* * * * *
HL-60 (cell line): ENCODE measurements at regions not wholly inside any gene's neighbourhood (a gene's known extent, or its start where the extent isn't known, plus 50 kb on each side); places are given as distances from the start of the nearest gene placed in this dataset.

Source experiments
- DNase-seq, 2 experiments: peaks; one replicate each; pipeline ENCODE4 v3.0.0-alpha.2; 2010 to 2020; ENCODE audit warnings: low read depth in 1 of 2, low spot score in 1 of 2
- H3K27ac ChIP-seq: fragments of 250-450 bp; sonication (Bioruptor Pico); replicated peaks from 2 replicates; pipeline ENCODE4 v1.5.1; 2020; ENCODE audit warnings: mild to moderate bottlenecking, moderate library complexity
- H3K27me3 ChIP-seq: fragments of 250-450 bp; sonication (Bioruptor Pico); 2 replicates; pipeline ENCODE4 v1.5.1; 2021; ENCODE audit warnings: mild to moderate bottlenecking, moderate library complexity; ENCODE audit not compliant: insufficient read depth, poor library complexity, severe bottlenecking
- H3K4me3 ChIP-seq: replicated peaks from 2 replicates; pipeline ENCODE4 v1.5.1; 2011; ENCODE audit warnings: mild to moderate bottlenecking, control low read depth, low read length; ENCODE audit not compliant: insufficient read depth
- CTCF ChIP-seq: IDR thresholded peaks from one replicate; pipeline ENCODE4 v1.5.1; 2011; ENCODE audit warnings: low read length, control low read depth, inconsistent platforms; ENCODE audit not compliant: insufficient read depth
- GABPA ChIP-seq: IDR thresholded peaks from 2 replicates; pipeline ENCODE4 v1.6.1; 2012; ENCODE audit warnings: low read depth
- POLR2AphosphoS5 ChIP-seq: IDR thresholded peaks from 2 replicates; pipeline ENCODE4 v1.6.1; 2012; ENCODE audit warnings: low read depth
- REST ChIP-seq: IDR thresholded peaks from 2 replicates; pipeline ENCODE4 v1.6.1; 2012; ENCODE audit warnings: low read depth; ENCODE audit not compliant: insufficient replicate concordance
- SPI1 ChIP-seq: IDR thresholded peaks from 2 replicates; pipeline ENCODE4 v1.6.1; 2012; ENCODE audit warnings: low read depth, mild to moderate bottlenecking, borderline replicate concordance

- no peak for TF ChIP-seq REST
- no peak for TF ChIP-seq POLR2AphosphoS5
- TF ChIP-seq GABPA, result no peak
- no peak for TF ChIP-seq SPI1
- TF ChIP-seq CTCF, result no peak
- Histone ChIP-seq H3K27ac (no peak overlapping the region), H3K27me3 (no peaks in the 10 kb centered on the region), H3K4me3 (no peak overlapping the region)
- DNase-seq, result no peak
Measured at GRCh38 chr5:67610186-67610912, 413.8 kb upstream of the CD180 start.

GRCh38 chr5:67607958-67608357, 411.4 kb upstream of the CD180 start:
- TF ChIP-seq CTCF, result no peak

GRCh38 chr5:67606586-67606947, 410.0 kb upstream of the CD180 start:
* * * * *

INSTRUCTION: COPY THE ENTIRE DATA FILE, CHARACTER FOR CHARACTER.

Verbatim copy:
HL-60 (cell line): ENCODE measurements at regions not wholly inside any gene's neighbourhood (a gene's known extent, or its start where the extent isn't known, plus 50 kb on each side); places are given as distances from the start of the nearest gene placed in this dataset.

Source experiments
- DNase-seq, 2 experiments: peaks; one replicate each; pipeline ENCODE4 v3.0.0-alpha.2; 2010 to 2020; ENCODE audit warnings: low read depth in 1 of 2, low spot score in 1 of 2
- H3K27ac ChIP-seq: fragments of 250-450 bp; sonication (Bioruptor Pico); replicated peaks from 2 replicates; pipeline ENCODE4 v1.5.1; 2020; ENCODE audit warnings: mild to moderate bottlenecking, moderate library complexity
- H3K27me3 ChIP-seq: fragments of 250-450 bp; sonication (Bioruptor Pico); 2 replicates; pipeline ENCODE4 v1.5.1; 2021; ENCODE audit warnings: mild to moderate bottlenecking, moderate library complexity; ENCODE audit not compliant: insufficient read depth, poor library complexity, severe bottlenecking
- H3K4me3 ChIP-seq: replicated peaks from 2 replicates; pipeline ENCODE4 v1.5.1; 2011; ENCODE audit warnings: mild to moderate bottlenecking, control low read depth, low read length; ENCODE audit not compliant: insufficient read depth
- CTCF ChIP-seq: IDR thresholded peaks from one replicate; pipeline ENCODE4 v1.5.1; 2011; ENCODE audit warnings: low read length, control low read depth, inconsistent platforms; ENCODE audit not compliant: insufficient read depth
- GABPA ChIP-seq: IDR thresholded peaks from 2 replicates; pipeline ENCODE4 v1.6.1; 2012; ENCODE audit warnings: low read depth
- POLR2AphosphoS5 ChIP-seq: IDR thresholded peaks from 2 replicates; pipeline ENCODE4 v1.6.1; 2012; ENCODE audit warnings: low read depth
- REST ChIP-seq: IDR thresholded peaks from 2 replicates; pipeline ENCODE4 v1.6.1; 2012; ENCODE audit warnings: low read depth; ENCODE audit not compliant: insufficient replicate concordance
- SPI1 ChIP-seq: IDR thresholded peaks from 2 replicates; pipeline ENCODE4 v1.6.1; 2012; ENCODE audit warnings: low read depth, mild to moderate bottlenecking, borderline replicate concordance

- no peak for TF ChIP-seq REST
- no peak for TF ChIP-seq POLR2AphosphoS5
- TF ChIP-seq GABPA, result no peak
- no peak for TF ChIP-seq SPI1
- TF ChIP-seq CTCF, result no peak
- Histone ChIP-seq H3K27ac (no peak overlapping the region), H3K27me3 (no peaks in the 10 kb centered on the region), H3K4me3 (no peak overlapping the region)
- DNase-seq, result no peak
Measured at GRCh38 chr5:67610186-67610912, 413.8 kb upstream of the CD180 start.

GRCh38 chr5:67607958-67608357, 411.4 kb upstream of the CD180 start:
- TF ChIP-seq CTCF, result no peak

GRCh38 chr5:67606586-67606947, 410.0 kb upstream of the CD180 start: